A Year in Review – 2018

This year, we welcomed new community partners, celebrated the growth of annual events, and accepted new funding to expand upon our national hotline. Indeed, it was a year with many high points. But our work is not done. As we look into year 60 and beyond, we know that five children die every day at the hands of abuse and neglect. We know that children who experience trauma as a child are more likely to end up in prison or addicted to a substance. We – you – have the opportunity to change this course.

With continual thanksgiving in our hearts, we thank each and every soul that has touched our organization in any form. As we recap our year, we hope that you will resonate with all that Childhelp aims to accomplish and are moved to be part of our future, for the next 60 years and beyond.

Prevention // Childhelp Speak Up Be Safe for Educators

Childhelp’s Speak Up Be Safe has spent the past year inching toward the finish line to become a fully evidence-based program. Currently, the program is research-based and evidence informed. Throughout the process, researchers at Arizona State University are working with schools within the state to study grades Pre-K through 12th. Based on the ongoing outcomes of research studies, the curriculum was then updated and redesigned to improve lesson plans and supporting materials. In doing so, we continually rise to meet the unique needs of today’s children and youth.

Intervention // Childhelp National Child Abuse HotlineChildhelp Advocacy Centers

A $2 million grant from the U.S. Department of Health and Human Services’ Administration for Children was awarded to our Childhelp National Child Abuse Hotline with an objective to set the new standard within hotline service. The funds from this inaugural grant will allow the nationally recognized hotline to expand its reach through the expansion of national text and chat services as well as increased community outreach. In partnership with Arizona State University, Childhelp will conduct research, collecting evidence that will then help improve the future of our hotline and serve as a guide for other hotline servicers across the globe.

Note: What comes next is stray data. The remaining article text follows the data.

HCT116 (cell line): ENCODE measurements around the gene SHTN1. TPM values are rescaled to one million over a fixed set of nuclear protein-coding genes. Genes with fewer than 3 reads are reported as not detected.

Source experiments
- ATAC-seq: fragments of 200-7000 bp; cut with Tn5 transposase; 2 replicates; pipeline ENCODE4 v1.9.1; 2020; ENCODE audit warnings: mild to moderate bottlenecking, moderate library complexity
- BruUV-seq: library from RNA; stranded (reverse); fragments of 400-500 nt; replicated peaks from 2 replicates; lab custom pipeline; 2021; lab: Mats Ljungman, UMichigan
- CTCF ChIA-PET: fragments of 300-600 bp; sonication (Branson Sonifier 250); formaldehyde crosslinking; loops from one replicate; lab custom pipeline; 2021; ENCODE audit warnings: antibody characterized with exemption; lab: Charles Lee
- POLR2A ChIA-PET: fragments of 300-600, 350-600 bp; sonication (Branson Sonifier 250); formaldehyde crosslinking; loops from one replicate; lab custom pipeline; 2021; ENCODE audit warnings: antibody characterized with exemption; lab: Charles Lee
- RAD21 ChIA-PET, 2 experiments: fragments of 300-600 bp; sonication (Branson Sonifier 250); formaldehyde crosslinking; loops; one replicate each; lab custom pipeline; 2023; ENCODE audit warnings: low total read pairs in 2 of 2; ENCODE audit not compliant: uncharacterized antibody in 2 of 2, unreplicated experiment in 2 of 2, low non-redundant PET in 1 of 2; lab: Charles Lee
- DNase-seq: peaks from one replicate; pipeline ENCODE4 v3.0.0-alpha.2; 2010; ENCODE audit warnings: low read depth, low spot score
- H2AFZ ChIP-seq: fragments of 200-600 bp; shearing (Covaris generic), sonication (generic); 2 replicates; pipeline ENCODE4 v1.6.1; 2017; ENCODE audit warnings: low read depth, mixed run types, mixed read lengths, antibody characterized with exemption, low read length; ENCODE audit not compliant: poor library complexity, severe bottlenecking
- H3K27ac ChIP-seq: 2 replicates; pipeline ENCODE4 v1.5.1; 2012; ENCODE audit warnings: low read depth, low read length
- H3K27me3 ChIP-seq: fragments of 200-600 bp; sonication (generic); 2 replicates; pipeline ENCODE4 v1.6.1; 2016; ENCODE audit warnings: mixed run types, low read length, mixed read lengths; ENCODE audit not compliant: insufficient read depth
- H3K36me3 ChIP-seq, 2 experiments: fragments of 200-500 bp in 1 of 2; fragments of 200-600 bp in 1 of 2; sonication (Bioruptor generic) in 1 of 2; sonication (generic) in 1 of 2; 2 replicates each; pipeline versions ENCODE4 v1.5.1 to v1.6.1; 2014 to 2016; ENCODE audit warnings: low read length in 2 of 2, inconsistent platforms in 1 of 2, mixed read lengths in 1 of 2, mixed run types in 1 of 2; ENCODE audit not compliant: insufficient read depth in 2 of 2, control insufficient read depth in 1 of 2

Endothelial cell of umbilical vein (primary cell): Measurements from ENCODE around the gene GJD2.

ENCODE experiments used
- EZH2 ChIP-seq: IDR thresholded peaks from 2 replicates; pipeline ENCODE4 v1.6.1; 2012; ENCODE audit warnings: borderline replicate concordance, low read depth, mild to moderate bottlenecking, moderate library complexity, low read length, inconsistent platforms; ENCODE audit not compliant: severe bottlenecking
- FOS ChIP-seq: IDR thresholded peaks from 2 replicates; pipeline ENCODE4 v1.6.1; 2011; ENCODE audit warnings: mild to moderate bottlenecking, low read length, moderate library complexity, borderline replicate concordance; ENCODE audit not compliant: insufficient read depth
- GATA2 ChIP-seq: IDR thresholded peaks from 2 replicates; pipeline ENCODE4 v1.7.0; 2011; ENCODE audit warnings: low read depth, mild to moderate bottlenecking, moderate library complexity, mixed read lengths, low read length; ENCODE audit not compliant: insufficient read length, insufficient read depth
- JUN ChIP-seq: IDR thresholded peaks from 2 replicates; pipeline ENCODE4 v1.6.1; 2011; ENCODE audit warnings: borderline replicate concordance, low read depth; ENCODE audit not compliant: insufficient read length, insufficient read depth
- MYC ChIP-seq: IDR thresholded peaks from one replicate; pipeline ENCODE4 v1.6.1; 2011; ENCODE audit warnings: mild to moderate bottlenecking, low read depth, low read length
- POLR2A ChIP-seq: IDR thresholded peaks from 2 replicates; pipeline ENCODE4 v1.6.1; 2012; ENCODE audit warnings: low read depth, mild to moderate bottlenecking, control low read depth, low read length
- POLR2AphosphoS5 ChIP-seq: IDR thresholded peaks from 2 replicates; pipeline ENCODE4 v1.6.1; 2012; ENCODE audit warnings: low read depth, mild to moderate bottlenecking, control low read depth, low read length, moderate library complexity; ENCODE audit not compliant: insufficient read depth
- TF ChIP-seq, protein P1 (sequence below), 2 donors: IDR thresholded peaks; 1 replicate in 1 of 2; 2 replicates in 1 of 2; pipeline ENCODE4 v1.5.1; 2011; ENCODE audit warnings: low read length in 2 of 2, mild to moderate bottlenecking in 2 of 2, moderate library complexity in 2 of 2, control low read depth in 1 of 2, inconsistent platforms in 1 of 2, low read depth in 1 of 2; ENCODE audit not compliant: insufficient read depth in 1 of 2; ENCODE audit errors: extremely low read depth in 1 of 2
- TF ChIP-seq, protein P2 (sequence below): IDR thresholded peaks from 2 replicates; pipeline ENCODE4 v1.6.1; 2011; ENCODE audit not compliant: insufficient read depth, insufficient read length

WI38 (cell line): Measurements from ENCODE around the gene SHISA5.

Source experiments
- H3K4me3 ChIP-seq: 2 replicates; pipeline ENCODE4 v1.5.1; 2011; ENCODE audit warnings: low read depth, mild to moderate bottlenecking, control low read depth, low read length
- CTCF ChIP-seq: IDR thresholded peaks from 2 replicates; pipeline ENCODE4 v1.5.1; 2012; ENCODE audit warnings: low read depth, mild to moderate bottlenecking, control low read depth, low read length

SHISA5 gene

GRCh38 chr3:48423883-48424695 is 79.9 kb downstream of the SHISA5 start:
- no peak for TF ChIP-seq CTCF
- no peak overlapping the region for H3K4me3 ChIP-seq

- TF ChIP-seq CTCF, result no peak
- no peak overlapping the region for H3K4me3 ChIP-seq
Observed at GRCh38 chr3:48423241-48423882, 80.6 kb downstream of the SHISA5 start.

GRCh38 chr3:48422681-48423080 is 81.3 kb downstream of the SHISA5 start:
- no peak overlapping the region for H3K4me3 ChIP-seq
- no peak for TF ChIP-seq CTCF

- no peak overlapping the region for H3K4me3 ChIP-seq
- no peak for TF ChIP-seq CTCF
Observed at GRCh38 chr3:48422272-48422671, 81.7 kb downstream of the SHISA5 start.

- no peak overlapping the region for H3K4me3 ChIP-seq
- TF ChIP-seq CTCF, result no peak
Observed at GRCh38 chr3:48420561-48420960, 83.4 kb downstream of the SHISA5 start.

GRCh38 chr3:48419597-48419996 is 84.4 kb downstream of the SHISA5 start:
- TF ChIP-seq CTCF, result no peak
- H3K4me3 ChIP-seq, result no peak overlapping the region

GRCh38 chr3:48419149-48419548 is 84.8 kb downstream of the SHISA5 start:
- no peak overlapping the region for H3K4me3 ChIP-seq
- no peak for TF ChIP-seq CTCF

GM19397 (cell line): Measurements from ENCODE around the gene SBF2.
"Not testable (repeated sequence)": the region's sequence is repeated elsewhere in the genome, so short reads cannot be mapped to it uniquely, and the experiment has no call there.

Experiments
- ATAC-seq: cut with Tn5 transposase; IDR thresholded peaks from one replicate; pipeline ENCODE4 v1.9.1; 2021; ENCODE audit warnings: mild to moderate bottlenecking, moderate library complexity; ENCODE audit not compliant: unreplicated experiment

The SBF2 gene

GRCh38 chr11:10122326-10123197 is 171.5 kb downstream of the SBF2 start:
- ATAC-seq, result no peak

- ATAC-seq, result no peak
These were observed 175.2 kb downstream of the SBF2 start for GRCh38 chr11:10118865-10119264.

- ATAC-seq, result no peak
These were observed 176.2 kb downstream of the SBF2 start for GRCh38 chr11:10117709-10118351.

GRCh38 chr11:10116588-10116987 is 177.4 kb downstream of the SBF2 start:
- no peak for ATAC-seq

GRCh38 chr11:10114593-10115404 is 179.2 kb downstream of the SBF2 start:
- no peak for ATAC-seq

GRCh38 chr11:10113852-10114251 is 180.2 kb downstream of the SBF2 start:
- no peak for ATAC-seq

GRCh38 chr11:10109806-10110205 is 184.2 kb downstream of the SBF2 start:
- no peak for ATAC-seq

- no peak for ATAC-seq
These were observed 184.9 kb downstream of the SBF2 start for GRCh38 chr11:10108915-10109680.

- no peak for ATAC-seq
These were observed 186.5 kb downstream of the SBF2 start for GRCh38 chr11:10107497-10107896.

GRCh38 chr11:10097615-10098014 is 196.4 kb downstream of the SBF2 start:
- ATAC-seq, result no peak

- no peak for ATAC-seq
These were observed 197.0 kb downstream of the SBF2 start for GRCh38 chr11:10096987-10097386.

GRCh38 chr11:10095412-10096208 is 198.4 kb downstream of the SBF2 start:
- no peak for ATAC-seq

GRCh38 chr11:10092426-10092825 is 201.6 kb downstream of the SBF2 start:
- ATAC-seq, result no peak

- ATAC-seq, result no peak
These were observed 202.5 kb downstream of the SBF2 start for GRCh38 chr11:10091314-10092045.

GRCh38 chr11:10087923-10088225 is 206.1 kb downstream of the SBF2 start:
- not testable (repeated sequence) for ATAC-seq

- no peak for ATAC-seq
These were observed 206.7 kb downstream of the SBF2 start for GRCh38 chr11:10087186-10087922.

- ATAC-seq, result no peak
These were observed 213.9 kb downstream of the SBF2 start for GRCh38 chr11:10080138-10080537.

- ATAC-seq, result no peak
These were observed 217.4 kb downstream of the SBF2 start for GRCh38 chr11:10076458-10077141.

For the Childhelp Children’s Center of East Tennessee, this is the second year with Eye Movement Desensitization Reprocessing Therapy, which has continually proven to be an effective therapy treatment for children with complex trauma cases. The Center also expanded S.M.A.R.T. (Sensory Motor and Regulation Training) equipment being used in the playroom, which has yielded great results for regulating children before sitting down for therapy sessions.

In Arizona, as of October 1, the Childhelp Children’s Center of Arizona was the only agency in the state of Arizona to receive a grant from the Department of Justice to provide targeted services to children who have been victimized as a result of caregiver substance/opioid abuse. This program includes targeted therapy services, community training, and resource building. 

In an effort to provide additional therapeutic services to empower the children the Arizona program sees, we’ve also expanded our Clinical Services to include Sensory Modulation and in-home Family Support. Sensory Modulation Occupational Therapy provides focused, active methods to help the child move out of their fight, flight, or freeze system and into their frontal lobe which allows them to process what they’ve experienced. This process is different for each child so it’s important for them to have access to various modalities. The in-home Family Support Program works in conjunction with the services the child receives at the Center to also address the home environment. The goal of this program is to provide realistic, individualized family therapy to help the home environment. This provides life-saving intervention and treatment services and resources for everyone involved.

Treatment // Childhelp Alice C. Tyler Village

Childhelp’s Alice C. Tyler Village began a campaign in late 2017 to enable neighboring states to benefit from the services offered at the Village. The Village has proven to be a leader in offering adjunctive therapies not readily offered in many other states or programs. Our niche in serving the younger population and providing a beautiful serene environment conducive to proper healing has proven both successful and worthy of travel. As a result, in spite of its location in Virginia, the program was categorized as a participating provider in North Carolina, Maryland, New Jersey and Pennsylvania Medicaid.

Within that care, Village Leader and Co-Leader programs were implemented to empower children. The participants are elected as a Leader/Co-Leader by cottage staff and peers, taking pride in the position, duties, and privileges that come along with it. These leaders know they are representing their cottage with their behaviors and are thrilled to step up to help others.

In an effort to continue spreading the word regarding Childhelp’s initiatives and programs focused on trauma-informed care, the Village organized and executed its second trauma conference on site. With more than 60 participants, the clinical team educated community partners — including social workers, therapists, physicians, and mental health workers — on the adjunctive therapies offered at the Village to treat children who have suffered from extensive trauma.

Overall, these moments serve as mere highlights of our year here at Childhelp. Growth, innovation, and creative problem-solving allowed for our various programs to remain in line with current needs of the children in our care. We may be nearing a 60-year birthday, but we are far from outdated. This year has given us many opportunities to improve upon our tactics to fight the epidemic of child abuse. We’ve made progress, but are nowhere near finished yet.